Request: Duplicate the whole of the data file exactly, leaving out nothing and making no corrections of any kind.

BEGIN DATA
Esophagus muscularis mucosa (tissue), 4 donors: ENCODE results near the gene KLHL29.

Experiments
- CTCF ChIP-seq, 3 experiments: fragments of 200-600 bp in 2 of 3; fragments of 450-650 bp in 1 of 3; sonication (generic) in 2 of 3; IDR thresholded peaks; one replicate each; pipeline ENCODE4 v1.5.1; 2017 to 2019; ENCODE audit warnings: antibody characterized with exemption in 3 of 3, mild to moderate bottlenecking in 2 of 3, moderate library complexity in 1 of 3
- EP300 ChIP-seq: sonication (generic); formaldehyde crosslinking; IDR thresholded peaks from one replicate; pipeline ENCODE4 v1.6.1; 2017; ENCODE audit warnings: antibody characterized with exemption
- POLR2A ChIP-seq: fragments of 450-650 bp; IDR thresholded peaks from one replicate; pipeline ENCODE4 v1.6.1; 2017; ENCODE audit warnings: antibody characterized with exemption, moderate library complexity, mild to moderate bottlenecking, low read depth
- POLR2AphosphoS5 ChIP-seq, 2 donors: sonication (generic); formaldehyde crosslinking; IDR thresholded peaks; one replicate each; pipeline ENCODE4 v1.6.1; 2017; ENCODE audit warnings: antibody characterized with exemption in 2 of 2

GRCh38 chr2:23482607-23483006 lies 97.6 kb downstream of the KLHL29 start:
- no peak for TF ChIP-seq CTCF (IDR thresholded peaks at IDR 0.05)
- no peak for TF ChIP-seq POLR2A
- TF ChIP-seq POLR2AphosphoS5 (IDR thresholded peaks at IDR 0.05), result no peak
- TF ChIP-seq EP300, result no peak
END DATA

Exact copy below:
Esophagus muscularis mucosa (tissue), 4 donors: ENCODE results near the gene KLHL29.

Experiments
- CTCF ChIP-seq, 3 experiments: fragments of 200-600 bp in 2 of 3; fragments of 450-650 bp in 1 of 3; sonication (generic) in 2 of 3; IDR thresholded peaks; one replicate each; pipeline ENCODE4 v1.5.1; 2017 to 2019; ENCODE audit warnings: antibody characterized with exemption in 3 of 3, mild to moderate bottlenecking in 2 of 3, moderate library complexity in 1 of 3
- EP300 ChIP-seq: sonication (generic); formaldehyde crosslinking; IDR thresholded peaks from one replicate; pipeline ENCODE4 v1.6.1; 2017; ENCODE audit warnings: antibody characterized with exemption
- POLR2A ChIP-seq: fragments of 450-650 bp; IDR thresholded peaks from one replicate; pipeline ENCODE4 v1.6.1; 2017; ENCODE audit warnings: antibody characterized with exemption, moderate library complexity, mild to moderate bottlenecking, low read depth
- POLR2AphosphoS5 ChIP-seq, 2 donors: sonication (generic); formaldehyde crosslinking; IDR thresholded peaks; one replicate each; pipeline ENCODE4 v1.6.1; 2017; ENCODE audit warnings: antibody characterized with exemption in 2 of 2

GRCh38 chr2:23482607-23483006 lies 97.6 kb downstream of the KLHL29 start:
- no peak for TF ChIP-seq CTCF (IDR thresholded peaks at IDR 0.05)
- no peak for TF ChIP-seq POLR2A
- TF ChIP-seq POLR2AphosphoS5 (IDR thresholded peaks at IDR 0.05), result no peak
- TF ChIP-seq EP300, result no peak